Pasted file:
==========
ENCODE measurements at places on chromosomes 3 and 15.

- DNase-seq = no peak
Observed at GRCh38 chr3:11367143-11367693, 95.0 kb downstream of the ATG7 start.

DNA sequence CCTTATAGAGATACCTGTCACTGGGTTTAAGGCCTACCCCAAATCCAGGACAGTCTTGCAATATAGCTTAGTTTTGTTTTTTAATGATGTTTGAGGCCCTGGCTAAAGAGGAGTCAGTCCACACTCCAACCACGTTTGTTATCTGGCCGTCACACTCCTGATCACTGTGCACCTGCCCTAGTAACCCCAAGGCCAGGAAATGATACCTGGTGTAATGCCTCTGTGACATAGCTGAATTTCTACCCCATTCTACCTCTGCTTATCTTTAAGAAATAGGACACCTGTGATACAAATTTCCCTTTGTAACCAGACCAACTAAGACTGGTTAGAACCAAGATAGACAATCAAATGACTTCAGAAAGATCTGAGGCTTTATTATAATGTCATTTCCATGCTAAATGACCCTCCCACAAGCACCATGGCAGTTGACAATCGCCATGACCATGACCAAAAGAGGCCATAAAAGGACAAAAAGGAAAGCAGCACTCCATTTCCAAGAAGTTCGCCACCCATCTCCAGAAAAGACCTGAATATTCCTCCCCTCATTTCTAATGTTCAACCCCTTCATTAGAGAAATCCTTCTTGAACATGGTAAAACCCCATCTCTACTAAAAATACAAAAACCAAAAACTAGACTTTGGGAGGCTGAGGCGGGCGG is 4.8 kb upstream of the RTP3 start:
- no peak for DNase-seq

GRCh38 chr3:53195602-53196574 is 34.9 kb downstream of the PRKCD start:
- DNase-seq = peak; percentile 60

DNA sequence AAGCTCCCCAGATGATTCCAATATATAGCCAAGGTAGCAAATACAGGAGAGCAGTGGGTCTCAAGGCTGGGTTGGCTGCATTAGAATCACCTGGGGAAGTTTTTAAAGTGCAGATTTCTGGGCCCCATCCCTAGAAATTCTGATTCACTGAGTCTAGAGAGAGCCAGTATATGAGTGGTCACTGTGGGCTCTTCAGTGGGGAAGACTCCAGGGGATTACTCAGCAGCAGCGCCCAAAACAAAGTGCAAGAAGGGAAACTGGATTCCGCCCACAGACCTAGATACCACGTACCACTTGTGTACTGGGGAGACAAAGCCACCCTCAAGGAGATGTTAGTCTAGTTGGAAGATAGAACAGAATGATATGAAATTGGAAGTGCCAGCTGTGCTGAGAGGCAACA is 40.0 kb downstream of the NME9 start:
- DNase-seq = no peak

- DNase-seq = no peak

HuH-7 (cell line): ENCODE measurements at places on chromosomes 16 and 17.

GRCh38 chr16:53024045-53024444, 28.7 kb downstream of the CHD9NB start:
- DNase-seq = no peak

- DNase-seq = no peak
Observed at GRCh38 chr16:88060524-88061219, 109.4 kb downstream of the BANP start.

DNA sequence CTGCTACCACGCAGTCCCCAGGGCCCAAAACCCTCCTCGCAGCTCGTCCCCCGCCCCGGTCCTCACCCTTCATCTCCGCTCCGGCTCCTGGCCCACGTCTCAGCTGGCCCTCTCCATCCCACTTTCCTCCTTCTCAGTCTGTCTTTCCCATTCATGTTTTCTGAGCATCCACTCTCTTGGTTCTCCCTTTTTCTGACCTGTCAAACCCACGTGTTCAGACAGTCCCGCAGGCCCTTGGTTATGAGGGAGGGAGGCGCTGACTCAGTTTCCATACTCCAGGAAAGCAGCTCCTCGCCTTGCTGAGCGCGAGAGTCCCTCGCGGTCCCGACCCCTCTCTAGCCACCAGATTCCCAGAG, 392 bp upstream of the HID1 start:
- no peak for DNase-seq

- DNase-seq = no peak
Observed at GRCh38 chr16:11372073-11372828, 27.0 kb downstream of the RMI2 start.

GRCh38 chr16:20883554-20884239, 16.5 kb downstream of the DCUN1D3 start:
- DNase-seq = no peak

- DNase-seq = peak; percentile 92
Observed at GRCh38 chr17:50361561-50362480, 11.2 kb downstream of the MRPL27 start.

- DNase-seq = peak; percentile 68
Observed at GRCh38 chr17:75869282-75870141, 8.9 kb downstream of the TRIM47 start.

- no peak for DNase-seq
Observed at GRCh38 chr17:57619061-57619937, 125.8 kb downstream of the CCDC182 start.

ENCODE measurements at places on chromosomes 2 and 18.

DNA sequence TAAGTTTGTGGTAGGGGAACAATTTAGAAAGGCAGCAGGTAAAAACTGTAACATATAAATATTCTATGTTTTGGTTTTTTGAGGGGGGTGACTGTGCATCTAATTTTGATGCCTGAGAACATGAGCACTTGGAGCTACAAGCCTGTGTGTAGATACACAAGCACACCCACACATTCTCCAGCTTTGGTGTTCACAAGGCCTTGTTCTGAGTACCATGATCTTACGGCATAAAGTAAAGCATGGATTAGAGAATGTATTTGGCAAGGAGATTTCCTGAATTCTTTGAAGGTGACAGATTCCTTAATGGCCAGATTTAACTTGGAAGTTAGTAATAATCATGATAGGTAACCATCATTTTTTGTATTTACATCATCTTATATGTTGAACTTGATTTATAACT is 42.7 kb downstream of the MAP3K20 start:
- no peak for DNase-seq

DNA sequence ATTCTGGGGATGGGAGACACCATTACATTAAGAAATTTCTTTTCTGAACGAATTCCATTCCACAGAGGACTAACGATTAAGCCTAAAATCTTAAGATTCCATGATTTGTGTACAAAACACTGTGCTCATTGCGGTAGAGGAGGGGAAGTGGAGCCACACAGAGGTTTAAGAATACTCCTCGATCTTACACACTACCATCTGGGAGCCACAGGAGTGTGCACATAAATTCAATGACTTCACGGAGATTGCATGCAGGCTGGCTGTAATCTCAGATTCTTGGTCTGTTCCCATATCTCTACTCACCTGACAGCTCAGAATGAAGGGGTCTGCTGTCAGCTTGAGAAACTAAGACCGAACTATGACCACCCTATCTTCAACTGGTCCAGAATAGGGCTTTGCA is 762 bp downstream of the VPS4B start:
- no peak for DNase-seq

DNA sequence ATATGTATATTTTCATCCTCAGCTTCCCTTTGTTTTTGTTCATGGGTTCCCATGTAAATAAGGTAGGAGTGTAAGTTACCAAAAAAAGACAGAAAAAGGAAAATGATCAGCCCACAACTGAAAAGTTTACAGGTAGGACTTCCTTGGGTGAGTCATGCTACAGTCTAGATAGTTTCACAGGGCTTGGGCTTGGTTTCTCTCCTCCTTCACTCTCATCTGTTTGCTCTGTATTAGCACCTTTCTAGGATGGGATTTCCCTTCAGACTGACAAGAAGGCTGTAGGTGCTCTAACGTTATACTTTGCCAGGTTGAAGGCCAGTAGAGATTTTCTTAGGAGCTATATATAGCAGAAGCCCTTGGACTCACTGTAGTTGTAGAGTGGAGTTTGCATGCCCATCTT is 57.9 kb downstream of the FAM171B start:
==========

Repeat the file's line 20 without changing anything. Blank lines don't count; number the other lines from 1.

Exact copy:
GRCh38 chr16:20883554-20884239, 16.5 kb downstream of the DCUN1D3 start: